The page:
Well, it's definitely helped Miami. And it's sad, obviously that a tragedy of this kind is something that is helpful and catalytic in your city. But it's been a combination of things. I think the first is the fact that it created this remote work environment where people can work where they want to live and where they want to be, not necessarily where they have to be. And it created that environment. I think the second part is Miami and Florida were far less restrictive than other parts of the country. So, when you consider the weather and cost of living of other cities and places, it gets to a breaking point. There's the straw that broke the camel's back. And I think we've reached that point with other cities and people who are sixth generation, second generation, seven generation inhabitants of those cities are leaving. And I think that's the biggest indication that a city has a problem.

Current residents of the city may be worried about gentrification as more affluent people from the West and the Northeast move down here. How can you ensure that participants can benefit from the city's transformation?

Well, I think gentrification is real. It's something that every city is grappling with because there's a Renaissance in the city. It's not a Miami problem, it's a national problem. And I think we're focusing on investing in affordable housing today in the city commission. We allocated $40 million for affordable housing projects. We are leveraging our first $10 million of affordable housing projects that we did in the last couple of years. It had a 20 to one multiplier effect. So, we got $200 million with a project for $10 million, and we created 722 units of affordable housing.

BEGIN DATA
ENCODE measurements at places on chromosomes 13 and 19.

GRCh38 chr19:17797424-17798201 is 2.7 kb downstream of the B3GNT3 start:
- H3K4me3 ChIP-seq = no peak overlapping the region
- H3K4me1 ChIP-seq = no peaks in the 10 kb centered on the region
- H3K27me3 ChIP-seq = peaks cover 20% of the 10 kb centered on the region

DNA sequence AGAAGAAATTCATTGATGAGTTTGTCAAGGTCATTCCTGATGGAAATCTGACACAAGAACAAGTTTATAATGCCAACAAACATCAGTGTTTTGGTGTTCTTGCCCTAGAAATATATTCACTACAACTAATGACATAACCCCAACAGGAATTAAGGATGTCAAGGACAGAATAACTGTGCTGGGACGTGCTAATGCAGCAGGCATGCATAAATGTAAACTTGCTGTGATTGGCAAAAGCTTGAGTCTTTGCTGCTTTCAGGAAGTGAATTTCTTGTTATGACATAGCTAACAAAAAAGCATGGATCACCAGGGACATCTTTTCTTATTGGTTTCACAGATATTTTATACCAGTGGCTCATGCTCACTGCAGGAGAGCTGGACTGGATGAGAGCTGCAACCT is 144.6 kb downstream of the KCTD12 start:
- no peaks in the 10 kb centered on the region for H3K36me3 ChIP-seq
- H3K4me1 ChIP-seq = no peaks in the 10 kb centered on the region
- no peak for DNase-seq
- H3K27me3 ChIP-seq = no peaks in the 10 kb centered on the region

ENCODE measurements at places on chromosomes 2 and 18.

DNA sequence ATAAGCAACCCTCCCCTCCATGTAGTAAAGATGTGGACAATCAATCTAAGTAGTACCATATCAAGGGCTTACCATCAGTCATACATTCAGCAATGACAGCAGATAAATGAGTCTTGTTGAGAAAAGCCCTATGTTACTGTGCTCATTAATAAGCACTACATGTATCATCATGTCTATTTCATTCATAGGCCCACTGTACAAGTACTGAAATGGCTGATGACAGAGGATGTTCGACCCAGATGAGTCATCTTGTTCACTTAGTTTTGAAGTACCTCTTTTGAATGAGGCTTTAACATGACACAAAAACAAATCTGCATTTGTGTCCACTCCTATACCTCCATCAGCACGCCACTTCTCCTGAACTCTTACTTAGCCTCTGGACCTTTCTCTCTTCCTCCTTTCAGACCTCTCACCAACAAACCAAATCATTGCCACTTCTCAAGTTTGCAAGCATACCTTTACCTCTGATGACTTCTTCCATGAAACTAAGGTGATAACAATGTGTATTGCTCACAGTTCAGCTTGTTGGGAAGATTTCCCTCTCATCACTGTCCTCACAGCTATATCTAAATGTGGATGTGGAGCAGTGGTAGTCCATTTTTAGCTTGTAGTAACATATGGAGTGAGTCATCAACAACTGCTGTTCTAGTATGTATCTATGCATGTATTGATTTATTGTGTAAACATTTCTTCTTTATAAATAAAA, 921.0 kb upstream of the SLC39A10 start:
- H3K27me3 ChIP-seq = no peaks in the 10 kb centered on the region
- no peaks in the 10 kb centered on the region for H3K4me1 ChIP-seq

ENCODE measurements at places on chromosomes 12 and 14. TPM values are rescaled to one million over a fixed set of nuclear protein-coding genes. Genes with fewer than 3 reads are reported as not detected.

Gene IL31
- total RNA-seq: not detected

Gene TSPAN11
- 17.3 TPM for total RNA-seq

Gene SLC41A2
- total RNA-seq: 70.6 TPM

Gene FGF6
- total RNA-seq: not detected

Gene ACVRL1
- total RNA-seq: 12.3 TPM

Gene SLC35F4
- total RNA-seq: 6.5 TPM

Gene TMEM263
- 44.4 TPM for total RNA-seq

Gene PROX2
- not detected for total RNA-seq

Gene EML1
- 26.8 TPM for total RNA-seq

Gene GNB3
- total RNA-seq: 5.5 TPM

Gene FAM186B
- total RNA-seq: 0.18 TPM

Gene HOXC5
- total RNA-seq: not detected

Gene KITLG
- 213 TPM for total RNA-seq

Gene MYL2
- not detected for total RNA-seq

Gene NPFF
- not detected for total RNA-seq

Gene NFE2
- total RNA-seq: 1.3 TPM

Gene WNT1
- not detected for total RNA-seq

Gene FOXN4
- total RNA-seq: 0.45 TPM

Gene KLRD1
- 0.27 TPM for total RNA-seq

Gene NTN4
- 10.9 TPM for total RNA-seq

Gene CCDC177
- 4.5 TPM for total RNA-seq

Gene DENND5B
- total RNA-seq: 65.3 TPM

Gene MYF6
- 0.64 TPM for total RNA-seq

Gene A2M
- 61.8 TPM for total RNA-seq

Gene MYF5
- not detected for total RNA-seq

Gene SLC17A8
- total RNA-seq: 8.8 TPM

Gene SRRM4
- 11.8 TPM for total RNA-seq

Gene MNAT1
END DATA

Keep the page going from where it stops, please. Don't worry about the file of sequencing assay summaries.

So, we have been very intentional about creating housing. We're now getting into the education space and wanting to make sure that every child has broadband and the digital tools that they need to be able to be successful in this modern economy. We are also ensuring the curriculums reflect the jobs of tomorrow. That's what I think is going to create the most parity and equity in terms of opportunity for people in our community.

Now let's talk about Bitcoin and crypto. You publicly made statements that the city should consider adding Bitcoin to its treasury. How close is this to being a reality and what are the steps you need to take in order to get it there?

There are three things that I want to do with Bitcoin and crypto generally. One is I want to be able to give my employees the ability to take a percentage of their salary in Bitcoin and crypto. Two, I want our residents to have the ability to make payments of taxes and fees in crypto. And the third thing is including Bitcoin as a part of the city’s investment portfolio. The last objective is probably the hardest of the three, not because of anything other than the fact that we have rules that we have to follow in terms of our investment threshold. So, I have to do the analysis on that and it’s on my agenda.